The International Organization for Migration's (IOM) Migrant Protection and Assistance Division (MPA) works to promote and uphold migrants’ rights and supports migrants and their communities to access and exercise those rights. It also supports governments in their roles in promoting and fulfilling migrants’ rights. MPA does this directly and in partnership, through advocacy, setting standards, conducting research and analysis, and developing guidelines for protection and assistance, including supporting member states.

Protection encompasses all activities aimed at obtaining full respect for the rights of the individual in accordance with the letter and spirit of the relevant bodies of law. It seeks to secure individual or group rights, and aims to create a society in which those rights are recognized and upheld.

Assistance includes all direct support activities which support the individuals, families and communities, broader structural level interventions and support to governments. Assistance can include support for return and/or reintegration, shelter and accommodation, water, sanitation and hygiene, food and nutrition, safety and security, healthcare, education and training, employment and/or income generation, family assessments and reunification, counselling, referrals etc.

MPA also addresses issues of protection risks which enhances vulnerable migrants’ ability to access and enjoy their rights. Protection risks are directly impacted by threats and migrants’ existing vulnerabilities and capacities.

IOM works via direct assistance, building capacities and training, policy work, convening and dialogue, research, advocacy and awareness-raising. Migrants from, within, and transiting the SEEECA region are often desperate to reach their final destination. Lacking legal migration routes, they are particularly vulnerable to the crimes of human trafficking, smuggling and exploitation, and need special protection and assistance.


Assistance to Vulnerable Migrants and Counter-Trafficking

The region covered by IOM’s Regional Office in Vienna contains countries of origin and transit, several of which are among the top ten countries of origin for trafficked migrants assisted by IOM worldwide. At the same time, an increasing number of SEEECA countries serve as a destination for trafficked migrants, particularly for sexual exploitation, forced labour and forced begging.  Unauthorized employment and over-staying, entry without permit or carrying forged documents can lead migrants towards organized crime and corruption, particularly via smuggling and human trafficking.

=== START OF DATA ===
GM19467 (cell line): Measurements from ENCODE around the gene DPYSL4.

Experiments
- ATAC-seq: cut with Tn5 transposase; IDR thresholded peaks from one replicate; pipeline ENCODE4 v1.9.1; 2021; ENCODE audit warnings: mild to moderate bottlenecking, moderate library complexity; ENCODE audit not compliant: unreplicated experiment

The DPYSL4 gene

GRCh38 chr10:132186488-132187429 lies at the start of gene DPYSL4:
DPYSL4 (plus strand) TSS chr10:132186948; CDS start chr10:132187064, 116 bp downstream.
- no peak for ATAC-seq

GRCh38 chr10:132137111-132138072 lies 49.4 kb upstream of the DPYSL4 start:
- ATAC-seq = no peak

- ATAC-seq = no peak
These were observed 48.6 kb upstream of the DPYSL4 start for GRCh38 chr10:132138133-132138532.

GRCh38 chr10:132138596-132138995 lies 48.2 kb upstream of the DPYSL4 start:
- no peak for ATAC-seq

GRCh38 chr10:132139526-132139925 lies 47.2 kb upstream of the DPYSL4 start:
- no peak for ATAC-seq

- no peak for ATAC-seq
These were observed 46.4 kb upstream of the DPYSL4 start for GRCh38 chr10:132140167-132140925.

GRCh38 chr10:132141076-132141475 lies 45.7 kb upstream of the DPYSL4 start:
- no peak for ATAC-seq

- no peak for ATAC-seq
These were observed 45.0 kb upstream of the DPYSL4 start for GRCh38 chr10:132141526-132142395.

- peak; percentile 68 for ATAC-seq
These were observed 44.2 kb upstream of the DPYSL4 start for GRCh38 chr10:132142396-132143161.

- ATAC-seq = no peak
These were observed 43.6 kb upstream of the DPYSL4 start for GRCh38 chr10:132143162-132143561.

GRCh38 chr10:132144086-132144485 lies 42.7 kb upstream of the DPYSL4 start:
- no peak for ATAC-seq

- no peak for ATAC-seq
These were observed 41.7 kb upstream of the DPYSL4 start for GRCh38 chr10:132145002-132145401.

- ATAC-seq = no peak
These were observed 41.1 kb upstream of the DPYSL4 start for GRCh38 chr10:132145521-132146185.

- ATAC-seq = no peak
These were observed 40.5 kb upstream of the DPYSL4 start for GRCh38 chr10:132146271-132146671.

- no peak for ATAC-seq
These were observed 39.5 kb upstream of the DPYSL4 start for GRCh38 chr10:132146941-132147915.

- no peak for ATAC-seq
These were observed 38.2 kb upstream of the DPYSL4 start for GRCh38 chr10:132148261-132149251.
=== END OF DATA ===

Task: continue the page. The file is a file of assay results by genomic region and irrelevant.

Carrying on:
Most of the human trafficking originating in SEEECA is intraregional, within sub-regions (Central Asia, South Caucasus, Western Balkans and Eastern Europe). IOM runs over 30 projects that include shelter, counselling, medical, psychological and legal assistance, vocational training, issue or reissue of qualifications, economic empowerment, capacity-building and networking with and providing thematic guidance to NGOs and governments.  We support not only trafficked persons, but also potential and presumed victims of trafficking, unaccompanied migrant children, victims of domestic violence, homeless children and those living on the street, children without parental care, institutionalized children, labour migrants, stranded migrants, and single mothers.

IOM’s approach to migrant vulnerability is rooted in the belief that the human rights of all persons should be upheld and promoted. All migrants who are vulnerable, regardless of their membership in any particular category or holding of any particular status, should be afforded the protection and assistance services they require. The MPA unit provides protection and assistance to migrants vulnerable to violence, exploitation, and abuse, including victims of trafficking.

Millions of lives are shattered by internal and international human trafficking every year. These alarming numbers are rising every year, and have been negatively impacted by the COVID-19 pandemic which has seen a rise in migrants’ vulnerabilities. Organized criminal groups earn billions of dollars in profits from this trade in misery. Trafficked persons are often victims of abuse such as rape, torture, debt bondage, unlawful confinement and threats against their family or other persons close to them, as well as other forms of physical, sexual and psychological violence. The demand for cheap labour, sexual services and criminal activities are among the root causes of trafficking, with vulnerable people most at risk.